The Church of Scientology received the go-ahead from the City of Sandy Springs to convert an office building into a church space, Tuesday night.
In a 5-1 vote, City Council approved zoning modification conditions to expand the office building, located at Glenridge Drive and Roswell Road.
“Right now the city is at about $90,000 in damages,” said Laurel Henderson, legal counsel for the city."
It was a standing room crowd.
The Church of Scientology sued the City of Sandy Springs in state and Federal District Court for discrimination, in 2009. Their request for modification included converting an underground parking deck into finished usable space. Although converting the building was approved, the city denied conversion of the parking deck saying 130 total parking spaces were required.
In February 2012, a Federal District Court judge sent the case to mediation. As a result, the church came up with a plan that meets the city requirements and allows the building to expand from 32,053 to 43,916 square feet.
During the previous City Council meeting, in June, members decided to delay a decision to grant expansion and settle the lawsuit, against legal counsel's advice.
"If It's About Parking..."
“If that’s true [and it is about parking] then we’ve got the solution,” said Church of Scientology attorney, Woody Galloway. “If it’s about keeping the Church of Scientology out of Sandy Springs, then we can’t address that because the church has a right to be here.”
Parking spaces were at the heart of Church of Scientology’s discrimination suit against the city.
Sandy Springs attorney Laurel Henderson explained two past instances in which City Council members approved variances for under-parked facilities. In one case, the city initially required Beth Teffilah synagogue to have 105 parking spaces when it sought to build a school and other facilities, on the property, Henderson said. The synagogue only had 71 spaces, but a permit for expansion was granted after they presented a letter stating that a school nearby would allow use of its parking lot.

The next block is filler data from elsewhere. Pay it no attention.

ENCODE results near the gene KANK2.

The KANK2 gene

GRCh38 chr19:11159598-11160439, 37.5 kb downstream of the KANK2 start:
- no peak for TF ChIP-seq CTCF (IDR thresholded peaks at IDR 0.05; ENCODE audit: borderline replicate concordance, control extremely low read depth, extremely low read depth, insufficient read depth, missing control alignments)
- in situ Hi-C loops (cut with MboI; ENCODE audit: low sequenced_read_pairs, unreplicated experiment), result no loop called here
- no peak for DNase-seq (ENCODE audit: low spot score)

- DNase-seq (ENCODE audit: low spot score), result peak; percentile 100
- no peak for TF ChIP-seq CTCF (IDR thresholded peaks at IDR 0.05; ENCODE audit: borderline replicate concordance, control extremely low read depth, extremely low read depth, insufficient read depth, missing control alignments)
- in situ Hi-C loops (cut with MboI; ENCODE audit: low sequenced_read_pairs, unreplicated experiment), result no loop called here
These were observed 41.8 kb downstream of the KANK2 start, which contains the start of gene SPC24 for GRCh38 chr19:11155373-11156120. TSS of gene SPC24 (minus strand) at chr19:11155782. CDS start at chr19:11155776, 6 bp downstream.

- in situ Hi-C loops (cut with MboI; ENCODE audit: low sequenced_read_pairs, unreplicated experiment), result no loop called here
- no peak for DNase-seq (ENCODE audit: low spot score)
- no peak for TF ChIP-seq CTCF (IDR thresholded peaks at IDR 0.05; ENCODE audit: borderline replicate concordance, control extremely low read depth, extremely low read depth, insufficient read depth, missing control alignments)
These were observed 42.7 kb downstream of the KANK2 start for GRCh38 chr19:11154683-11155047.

In similar fashion, City Council later approved variances with another church, Henderson said.
Along with adding parking spaces required by the city, the Church of Scientology has the use of parking spaces at a post office easement. The easement was also provided to the previous occupants of the Scientology building.
Settle this Case, Says Sandy Springs Legal Counsel
In recommending that Council members approve zoning modifications that have already been worked out with the church Henderson said, “If we lose, you can anticipate we will be paying for attorney fees and cost of litigation, as well as potential claims for the loss of use…That could run into hundreds of thousands of dollars.”
Sandy Springs has a list of parking space requirements for businesses by category. The church category list 46 spaces, Henderson said, another point in the Church of Scientology suit.
Henderson said that if the City of Sandy Springs lost at trial, the church may not have to add additional parking spaces and residents could find church-goers parking in their neighborhoods.
Nearby Residents Disappointed
Jack Shaw, representing Round Hill Condominium Association, is one of hundreds of residents opposed to approval of the zoning modifications. He suggested a lawsuit by the citizens of Sandy Springs if the zoning was approved.
“We insist that the Mayor and City Council take the leadership roles you were elected for,” Shaw said. “Place the concerns of Sandy Springs taxpayers and residents ahead of a misguided fear of the Church of Scientology and reject this proposed settlement.”
Tibby Dejulio was the sole Council vote against the zoning modification. However, Karen Meinzen McEnerny said she, too, was against it despite her intention to approve it.
“I am troubled that I participated in zoning decisions in the past that were cited today. One involving a synagogue, another involving another type of church, McEnerny said. "[This] allowed, in my view, a basis for the plaintiff to claim discrimination. As much I would like to deny this application, I have no grounds to do so.”
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